Why monitor warfarin use?

Staying on top of your INR helps you stay healthy

If you are taking warfarin, then INR, testing is a required part of your ongoing therapy. INR stands for “international normalized ratio." It is a standardized reporting system established by the World Health Organization (WHO). It is used as the measure of a patient's level of anticoagulation when being treated with warfarin. INR is monitored to ensure patients taking warfarin are in the therapeutic range.

Your INR results let your doctor know whether you’re taking the right amount of warfarin to keep you in range and on track. Testing is a continual commitment between you and your doctor. However, once you know your options, you’ll see how it can become a simple part of your routine.

What is warfarin?


1 (accessed January 2018).
2 (January 2018)
3 Ryan, J. et al. (2008). Journal of Clinical Pharmacy and Therapeutics 33:581-590
4 Fiumara, K. et al. (2009). Circulation 119:e220-e222.

Learn how warfarin works

Often called blood thinners, anticoagulants like warfarin (also called Coumadin®) help increase the time it takes for your blood to clot.1 For instance, if you’re taking warfarin and you cut your finger, it may take longer for the bleeding to stop than for somebody who isn’t taking an anticoagulant. 

How warfarin works

Vitamin K plays a key role in forming clotting factors, which causes the blood to clot. Warfarin blocks the formation of vitamin K-dependent clotting factors, which helps prevent and slow the formation of harmful clots. 

Who takes anticoagulants?

If you just found out from your doctor that you need to start taking warfarin, you’re not alone. Every day, millions of people worldwide take anticoagulants.2 They are commonly prescribed for or as a result of:3
• Atrial fibrillation (irregular heartbeat)
• Mechanical heart valves
• Venous thromboembolism
• Thrombophilia (tendency to cause blood clots)
• Heart attack (causing damage to heart muscle)
• Stroke

Know your number
Keeping your INR in range is key

When you’re prescribed warfarin, regular blood tests are required to ensure your blood isclotting within a target range.1 This is called INR monitoring. 

An INR test shows how quickly your blood will clot while you’re on your current dose of warfarin, which helps determine whether your dose needs to be adjusted.

Your individual target range may vary based on disease state and advising doctor’s treatments.

For more information on your range, please contact your doctor. 



1 American Heart Association, “A patient’s guide to taking warfarin,” (accessed January 2018).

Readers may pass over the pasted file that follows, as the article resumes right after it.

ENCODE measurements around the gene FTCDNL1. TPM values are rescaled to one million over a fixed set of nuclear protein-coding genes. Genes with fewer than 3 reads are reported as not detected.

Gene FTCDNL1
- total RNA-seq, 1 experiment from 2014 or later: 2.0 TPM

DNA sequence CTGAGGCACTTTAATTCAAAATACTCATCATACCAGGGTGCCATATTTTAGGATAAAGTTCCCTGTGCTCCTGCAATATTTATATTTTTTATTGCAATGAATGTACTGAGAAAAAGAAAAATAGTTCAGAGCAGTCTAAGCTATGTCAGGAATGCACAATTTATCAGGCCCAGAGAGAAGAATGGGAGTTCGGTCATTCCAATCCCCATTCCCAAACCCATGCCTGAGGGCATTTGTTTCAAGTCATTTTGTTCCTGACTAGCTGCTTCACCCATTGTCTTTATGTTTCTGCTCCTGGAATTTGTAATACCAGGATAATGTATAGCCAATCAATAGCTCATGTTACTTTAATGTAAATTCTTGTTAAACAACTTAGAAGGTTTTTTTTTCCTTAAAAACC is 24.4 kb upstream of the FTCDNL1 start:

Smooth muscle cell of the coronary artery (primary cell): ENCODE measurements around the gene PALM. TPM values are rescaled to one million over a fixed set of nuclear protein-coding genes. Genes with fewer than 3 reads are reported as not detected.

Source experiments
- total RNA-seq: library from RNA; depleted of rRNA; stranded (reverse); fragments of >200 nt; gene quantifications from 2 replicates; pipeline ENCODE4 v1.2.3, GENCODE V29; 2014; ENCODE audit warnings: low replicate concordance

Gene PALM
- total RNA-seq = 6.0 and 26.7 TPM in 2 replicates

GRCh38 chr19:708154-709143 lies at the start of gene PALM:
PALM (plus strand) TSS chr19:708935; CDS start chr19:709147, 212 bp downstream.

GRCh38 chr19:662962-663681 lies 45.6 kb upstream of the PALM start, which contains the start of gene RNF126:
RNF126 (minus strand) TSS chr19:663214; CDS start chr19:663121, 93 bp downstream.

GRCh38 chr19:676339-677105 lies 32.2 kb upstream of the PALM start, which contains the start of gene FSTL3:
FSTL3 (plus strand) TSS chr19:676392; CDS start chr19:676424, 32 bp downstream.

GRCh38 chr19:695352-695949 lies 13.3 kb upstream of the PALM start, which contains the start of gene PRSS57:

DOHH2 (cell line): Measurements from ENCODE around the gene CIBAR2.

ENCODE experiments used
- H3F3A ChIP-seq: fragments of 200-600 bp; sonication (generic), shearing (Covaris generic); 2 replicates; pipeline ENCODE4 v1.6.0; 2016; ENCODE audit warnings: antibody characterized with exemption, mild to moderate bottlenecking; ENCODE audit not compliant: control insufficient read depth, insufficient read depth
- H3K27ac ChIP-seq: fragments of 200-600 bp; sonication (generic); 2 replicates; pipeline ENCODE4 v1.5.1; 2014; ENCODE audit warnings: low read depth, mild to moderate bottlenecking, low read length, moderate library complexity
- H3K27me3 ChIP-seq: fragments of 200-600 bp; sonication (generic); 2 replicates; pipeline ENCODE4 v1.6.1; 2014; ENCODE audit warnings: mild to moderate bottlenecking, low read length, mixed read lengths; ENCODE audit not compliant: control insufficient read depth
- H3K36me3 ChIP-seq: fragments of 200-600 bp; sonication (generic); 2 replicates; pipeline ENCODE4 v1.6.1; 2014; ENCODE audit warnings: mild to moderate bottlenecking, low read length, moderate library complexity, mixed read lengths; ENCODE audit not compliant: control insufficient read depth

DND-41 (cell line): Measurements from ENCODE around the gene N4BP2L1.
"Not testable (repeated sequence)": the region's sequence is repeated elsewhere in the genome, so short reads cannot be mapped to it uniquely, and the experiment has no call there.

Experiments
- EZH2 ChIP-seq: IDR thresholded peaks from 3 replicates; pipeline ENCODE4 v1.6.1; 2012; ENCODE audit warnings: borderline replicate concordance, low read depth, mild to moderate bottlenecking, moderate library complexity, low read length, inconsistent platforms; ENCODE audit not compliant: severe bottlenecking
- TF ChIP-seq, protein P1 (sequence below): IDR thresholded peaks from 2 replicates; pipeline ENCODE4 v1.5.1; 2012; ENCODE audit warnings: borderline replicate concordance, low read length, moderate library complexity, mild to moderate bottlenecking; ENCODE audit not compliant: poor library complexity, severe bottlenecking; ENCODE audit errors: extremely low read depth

2 Levi, M. et al. (2009). Seminars in Thrombosis Hemostasis 35:527-542.

Ways to test
There are three ways to test your INR

All three ways provide accurate results. However, many warfarin patients choose self-testing for the freedom and convenience it offers.

Wondering if self-testing is right for you?

Take the assessment to find out. If you are ready for self-testing, download our Get Started Guide.

Compare testing options

Think about which option works best for you and your lifestyle. All three options provide accurate INR results. 



1 The CoaguChek XS system may be used up to a maximum altitude of 14,000 feet. 

Your diet and warfarin
Learn how certain foods can impact your INR

Like other medications, warfarin can be affected by what you eat and drink. While no foods are off limits, there are three important factors you need to consider.

1. Watch your vitamin K intake. 

Produced by your body as part of the clotting process, vitamin K is also found in many green, leafy foods, such as kale, lettuce, spinach and broccoli.

High amounts of vitamin K can reverse warfarin’s blood-thinning effect.1

Does this mean you should cut back on foods high in vitamin K? No, but a consistent diet is important, as your doctor will base your recommended warfarin dose on your regular diet. Consult your doctor with dietary concerns. 

2. Avoid alcohol.

Because it immediately decreases your blood’s ability to clot, alcohol should be avoided when taking warfarin. Even if your INR levels remain within the target range, the risk of major bleeding is increased.3 What’s more, after episodes of excessive drinking, clotting can increase, putting you at greater risk of heart attack or stroke.4

3. Tell your doctor about other medications and supplements.

Because warfarin can interact with many drugs and supplements,5, 6, 7 tell your healthcare provider about everything you take, including these over-the-counter medications and supplements:

• Acetaminophen (e.g., Tylenol)
• Aspirin, including ointments/creams
• Ibuprofen (e.g., Advil)
• Naproxen (e.g., Aleve)
• Non-steroidal anti-inflammatory drugs (NSAIDs)
• Heartburn or acid reflux medicines (e.g., Nexium, Zantac)
• Cold/allergy medicines
• Antibiotics
• Herbal supplements (e.g., Ginkgo biloba, ginseng, St. John’s wort)
• Birth control pills
• Vitamin supplements with vitamin K



1 Blood Thinner Pills: Your Guide to Using Them Safely. Agency for Healthcare Research and Quality, Rockville, MD. September 2015. Available at (Accessed January 2018.)
2 USDA. (Last modified May 2016). USDA National Nutrient Database for Standard Reference, Release 28, Vitamin K Content of Selected Foods (accessed January 2018).